For researchers and medical practitioners alike AI has been a focus area for several years and it is definitely starting to deliver dividends. Researchers at MIT have announced that their AI has discovered an antibiotic that can kill many forms of resistant bacteria.
Not only can it kill these bacteria that have become resistant to most types of antibiotics, but it does so in a brand new way never used in medicine before.
This new antibiotic compound has been called halicin, named after 2001 A Space Odyssey’s HAL 9000. Where most antibiotics being developed these days are slight variations of ones that are known to work well, halicin has a different approach. It kills off bacteria by eliminating their ability to maintain the electrochemical gradient necessary to produce energy-storing molecules. In a test case, E. coli couldn’t develop any resistance to halicin in 30 days, where more conventional antibiotics worked less effectively after just 3 days.
Researchers went about training their AI by looking at modular structures, rather than just analysing different antibiotic compounds. It tracked down molecular compounds with the desirable trait of killing bacteria. It used neural networks that learned representations of molecules automatically, which was then mapped in a specific way that will help predict their behaviours.
The AI was then trained on 2,500 molecules, split between 1,800 established drugs and 800 natural products widely available. When the AI then looked at the entire library of compounds that had been mapped, it found that halicin would be very good at fighting these bacteria.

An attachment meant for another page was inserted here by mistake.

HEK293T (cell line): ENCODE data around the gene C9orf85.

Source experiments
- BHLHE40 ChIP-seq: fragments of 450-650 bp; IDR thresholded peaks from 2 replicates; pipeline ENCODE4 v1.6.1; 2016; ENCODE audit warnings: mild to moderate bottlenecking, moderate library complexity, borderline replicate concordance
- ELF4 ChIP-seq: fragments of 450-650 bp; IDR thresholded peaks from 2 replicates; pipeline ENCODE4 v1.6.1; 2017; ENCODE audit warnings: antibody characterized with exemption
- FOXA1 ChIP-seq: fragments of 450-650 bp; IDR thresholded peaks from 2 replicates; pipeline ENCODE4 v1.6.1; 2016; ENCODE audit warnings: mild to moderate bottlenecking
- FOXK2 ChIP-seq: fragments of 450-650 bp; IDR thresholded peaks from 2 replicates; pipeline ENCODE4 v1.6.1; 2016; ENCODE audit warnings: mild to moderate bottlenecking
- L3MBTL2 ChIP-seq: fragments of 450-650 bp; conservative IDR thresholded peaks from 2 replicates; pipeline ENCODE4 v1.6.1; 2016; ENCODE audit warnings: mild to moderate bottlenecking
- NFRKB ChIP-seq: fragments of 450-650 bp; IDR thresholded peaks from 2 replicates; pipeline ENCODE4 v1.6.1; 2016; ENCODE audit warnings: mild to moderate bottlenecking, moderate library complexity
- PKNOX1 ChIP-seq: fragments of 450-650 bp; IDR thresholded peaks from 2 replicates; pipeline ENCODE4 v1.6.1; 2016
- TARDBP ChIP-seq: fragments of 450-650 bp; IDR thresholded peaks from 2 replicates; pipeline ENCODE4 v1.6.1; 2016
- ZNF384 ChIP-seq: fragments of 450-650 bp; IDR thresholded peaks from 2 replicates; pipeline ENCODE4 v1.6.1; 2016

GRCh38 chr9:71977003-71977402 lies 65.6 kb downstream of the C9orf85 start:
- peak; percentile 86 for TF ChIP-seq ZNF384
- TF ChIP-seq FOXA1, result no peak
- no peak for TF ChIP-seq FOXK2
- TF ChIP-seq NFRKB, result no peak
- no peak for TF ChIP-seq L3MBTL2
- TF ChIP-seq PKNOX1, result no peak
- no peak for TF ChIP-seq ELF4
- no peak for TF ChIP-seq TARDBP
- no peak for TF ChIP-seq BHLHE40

As always, we can’t expect products using this methodology on the market anytime soon. However, having proof of AI making massive strides in medical technology bodes well for the future. Especially with bacteria becoming ever more resistant to modern antibiotics and the ‘superbug’ looming large, AI developed medicines could make the leaps that traditional pharmaceutical methods can’t.
MIT successfully used halicin to kill A. baumanii in mice, which is a common infection that affected US soldiers in Afganistan and Iraq, but no human trials have commenced. As we said before, this could just be the beginning, though. These researchers have already used the AI to screen over 100 million molecules in another database, finding 23 candidates that could also be used to fight resistant bacteria.
Another potential use of this technology is to modify existing drugs to increase their effectiveness or even reduce unintended side-effects.